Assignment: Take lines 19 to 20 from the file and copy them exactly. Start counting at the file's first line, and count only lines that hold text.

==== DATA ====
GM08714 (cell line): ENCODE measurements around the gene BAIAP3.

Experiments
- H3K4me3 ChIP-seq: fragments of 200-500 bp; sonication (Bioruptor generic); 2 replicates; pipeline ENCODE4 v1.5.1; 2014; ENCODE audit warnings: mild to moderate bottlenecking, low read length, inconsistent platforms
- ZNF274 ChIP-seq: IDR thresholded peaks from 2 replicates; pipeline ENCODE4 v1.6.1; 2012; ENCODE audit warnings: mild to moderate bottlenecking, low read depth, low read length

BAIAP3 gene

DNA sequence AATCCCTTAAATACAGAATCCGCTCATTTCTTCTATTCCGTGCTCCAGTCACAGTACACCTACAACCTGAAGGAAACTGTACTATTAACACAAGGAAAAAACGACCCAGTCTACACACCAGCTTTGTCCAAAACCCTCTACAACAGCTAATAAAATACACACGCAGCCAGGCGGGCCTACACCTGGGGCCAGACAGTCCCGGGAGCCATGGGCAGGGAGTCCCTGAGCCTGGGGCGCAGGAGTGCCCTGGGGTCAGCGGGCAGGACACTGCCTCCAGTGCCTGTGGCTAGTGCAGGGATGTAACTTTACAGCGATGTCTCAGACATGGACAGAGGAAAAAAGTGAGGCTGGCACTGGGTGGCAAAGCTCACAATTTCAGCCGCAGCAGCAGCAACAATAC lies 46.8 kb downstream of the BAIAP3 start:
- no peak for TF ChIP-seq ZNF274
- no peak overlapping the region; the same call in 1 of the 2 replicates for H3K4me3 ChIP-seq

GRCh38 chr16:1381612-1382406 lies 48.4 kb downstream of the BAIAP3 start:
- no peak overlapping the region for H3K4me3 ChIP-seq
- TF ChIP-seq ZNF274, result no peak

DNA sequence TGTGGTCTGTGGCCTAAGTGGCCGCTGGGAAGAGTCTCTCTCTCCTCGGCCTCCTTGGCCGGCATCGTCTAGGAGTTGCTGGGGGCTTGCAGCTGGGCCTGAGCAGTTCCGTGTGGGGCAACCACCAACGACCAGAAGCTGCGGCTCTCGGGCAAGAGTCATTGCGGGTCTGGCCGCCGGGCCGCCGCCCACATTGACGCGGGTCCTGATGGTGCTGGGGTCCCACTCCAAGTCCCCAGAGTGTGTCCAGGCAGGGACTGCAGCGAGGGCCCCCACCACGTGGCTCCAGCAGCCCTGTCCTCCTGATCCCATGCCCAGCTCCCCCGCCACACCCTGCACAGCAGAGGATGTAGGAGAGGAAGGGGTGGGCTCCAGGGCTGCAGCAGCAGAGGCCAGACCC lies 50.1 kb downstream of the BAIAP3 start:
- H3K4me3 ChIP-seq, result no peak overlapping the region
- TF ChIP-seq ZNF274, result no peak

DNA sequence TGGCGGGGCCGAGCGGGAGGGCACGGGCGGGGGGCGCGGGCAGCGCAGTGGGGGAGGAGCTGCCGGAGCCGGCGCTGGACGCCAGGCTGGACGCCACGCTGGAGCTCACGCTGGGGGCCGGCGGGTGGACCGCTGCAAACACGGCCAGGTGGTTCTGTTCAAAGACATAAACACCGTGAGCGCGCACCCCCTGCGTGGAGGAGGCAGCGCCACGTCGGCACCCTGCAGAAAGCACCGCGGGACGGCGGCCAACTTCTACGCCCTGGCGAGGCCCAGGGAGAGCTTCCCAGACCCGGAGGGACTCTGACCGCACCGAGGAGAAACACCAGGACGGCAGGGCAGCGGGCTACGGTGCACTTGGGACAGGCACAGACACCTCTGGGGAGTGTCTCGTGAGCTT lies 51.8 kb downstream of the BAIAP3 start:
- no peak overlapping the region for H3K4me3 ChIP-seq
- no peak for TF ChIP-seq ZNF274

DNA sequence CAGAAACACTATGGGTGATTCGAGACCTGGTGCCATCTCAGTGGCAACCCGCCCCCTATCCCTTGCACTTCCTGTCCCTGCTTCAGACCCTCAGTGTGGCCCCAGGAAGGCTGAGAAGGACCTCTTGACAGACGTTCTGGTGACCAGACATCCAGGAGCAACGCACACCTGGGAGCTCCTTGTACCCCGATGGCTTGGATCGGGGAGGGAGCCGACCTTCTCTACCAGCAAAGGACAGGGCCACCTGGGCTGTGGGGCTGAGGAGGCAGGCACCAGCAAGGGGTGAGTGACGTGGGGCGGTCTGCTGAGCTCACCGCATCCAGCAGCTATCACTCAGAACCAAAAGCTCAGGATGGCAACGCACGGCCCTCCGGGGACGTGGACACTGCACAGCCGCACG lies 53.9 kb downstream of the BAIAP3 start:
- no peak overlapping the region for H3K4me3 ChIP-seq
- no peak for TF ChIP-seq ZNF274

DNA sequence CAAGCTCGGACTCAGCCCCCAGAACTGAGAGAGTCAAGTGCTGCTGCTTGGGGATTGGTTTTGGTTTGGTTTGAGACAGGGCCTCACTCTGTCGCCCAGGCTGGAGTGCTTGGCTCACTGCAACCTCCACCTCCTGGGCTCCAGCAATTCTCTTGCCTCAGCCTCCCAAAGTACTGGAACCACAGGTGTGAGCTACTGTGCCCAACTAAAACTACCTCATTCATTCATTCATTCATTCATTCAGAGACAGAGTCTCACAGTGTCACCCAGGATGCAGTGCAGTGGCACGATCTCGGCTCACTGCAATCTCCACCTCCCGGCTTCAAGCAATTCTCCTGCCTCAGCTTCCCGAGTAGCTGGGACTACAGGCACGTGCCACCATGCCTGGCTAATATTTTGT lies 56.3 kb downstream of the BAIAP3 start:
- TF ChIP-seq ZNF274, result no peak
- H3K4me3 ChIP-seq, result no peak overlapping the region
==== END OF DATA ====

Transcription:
- no peak overlapping the region for H3K4me3 ChIP-seq
- no peak for TF ChIP-seq ZNF274